Experts host local skin cancer screening, share prevention tips

| May 21, 2010 | 0 Comments

Kevin Cassel
Hawaii Skin Cancer Coalition

HONOLULU — One of the real joys in Hawaii is being outdoors on a beautiful, sunny day — but too much sun can be dangerous. 

So May 26, the Hawaii Skin Cancer Coalition will sponsor free skin cancer screenings at the Honolulu Farmers’ Market at the Neal Blaisdell Center, 4-6 p.m. 

The physician members of the Hawaii Dermatological Society will conduct these screenings at no cost, on a first-come, first-serve basis. 

This event will also feature a demonstration of the latest sun protection gear, prizes and an educational seminar with local experts on skin cancer from the University of Hawaii Cancer Research Center.

“Over 7,000 people each year in Hawaii learn they have skin cancer, and about 250 of these will be diagnosed with melanoma, the most severe type of skin cancer,” said Dr. Kevin Dawson, current president of the Hawaii Dermatological Society.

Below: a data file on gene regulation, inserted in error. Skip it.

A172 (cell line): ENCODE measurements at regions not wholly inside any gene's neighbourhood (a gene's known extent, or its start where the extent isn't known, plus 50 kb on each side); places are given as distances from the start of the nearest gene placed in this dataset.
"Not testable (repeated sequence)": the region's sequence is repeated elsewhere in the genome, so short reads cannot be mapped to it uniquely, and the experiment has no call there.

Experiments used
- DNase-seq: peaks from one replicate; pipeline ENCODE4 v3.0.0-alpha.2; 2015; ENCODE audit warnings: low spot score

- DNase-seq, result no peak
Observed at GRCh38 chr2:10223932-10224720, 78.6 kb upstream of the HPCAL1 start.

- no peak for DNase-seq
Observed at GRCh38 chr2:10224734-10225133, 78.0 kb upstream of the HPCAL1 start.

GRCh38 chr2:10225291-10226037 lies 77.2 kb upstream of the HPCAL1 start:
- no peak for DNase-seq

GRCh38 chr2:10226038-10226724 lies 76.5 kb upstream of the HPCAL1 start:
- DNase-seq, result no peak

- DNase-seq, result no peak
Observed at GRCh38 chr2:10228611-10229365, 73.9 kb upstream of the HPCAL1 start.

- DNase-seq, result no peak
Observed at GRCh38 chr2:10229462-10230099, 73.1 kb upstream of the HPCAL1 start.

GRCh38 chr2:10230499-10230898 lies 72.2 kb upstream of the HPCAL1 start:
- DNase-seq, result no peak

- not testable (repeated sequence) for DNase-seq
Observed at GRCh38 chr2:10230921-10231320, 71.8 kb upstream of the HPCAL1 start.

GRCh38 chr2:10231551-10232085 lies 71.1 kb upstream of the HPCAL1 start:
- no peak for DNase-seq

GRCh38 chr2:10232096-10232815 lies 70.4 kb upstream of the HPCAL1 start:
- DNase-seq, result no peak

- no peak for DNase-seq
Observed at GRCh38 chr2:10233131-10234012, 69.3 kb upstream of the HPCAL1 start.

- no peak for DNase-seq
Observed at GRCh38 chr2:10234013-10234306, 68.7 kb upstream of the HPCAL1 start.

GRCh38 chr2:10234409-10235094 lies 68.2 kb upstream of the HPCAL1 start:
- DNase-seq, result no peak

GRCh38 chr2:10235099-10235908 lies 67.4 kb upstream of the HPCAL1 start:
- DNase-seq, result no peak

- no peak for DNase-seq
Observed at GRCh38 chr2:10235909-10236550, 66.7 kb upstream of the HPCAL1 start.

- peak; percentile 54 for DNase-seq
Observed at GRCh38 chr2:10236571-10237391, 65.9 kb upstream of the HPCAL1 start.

Ironically, many of the same people who wouldn’t think twice of going to the beach or playing volleyball without three different kinds of sunscreen will spend hours in the sun without protecting their skin at other times. 

Overexposure to the sun’s ultraviolet radiation not only causes painful sunburns, but can lead to serious health problems including increased risk for skin cancer. 

“Exposure to the sun’s ultraviolet rays appears to be the most important environmental factor in the development of skin cancer,” Dawson said. “Most skin cancers appear after age 50, but the sun’s damaging effects begin at an early age. 

“Therefore, protection should start in childhood and continue to prevent skin cancer later in life,” he said. “During the summer, with school being out and more children outdoors and near the water, parents really need to make sure their kids are protected.”

This screening event marks the 15th year the Hawaii Skin Cancer Coalition has held free skin cancer screenings in conjunction with the Hawaii Dermatological Society. 

The month of May is National Melanoma/Skin Cancer Detection and Prevention Month.

For more information on the signs and symptoms of skin cancer, call the American Cancer Society at 800-ACS-2345, or the National Cancer Institute at 800-4-CANCER.

Category: Community

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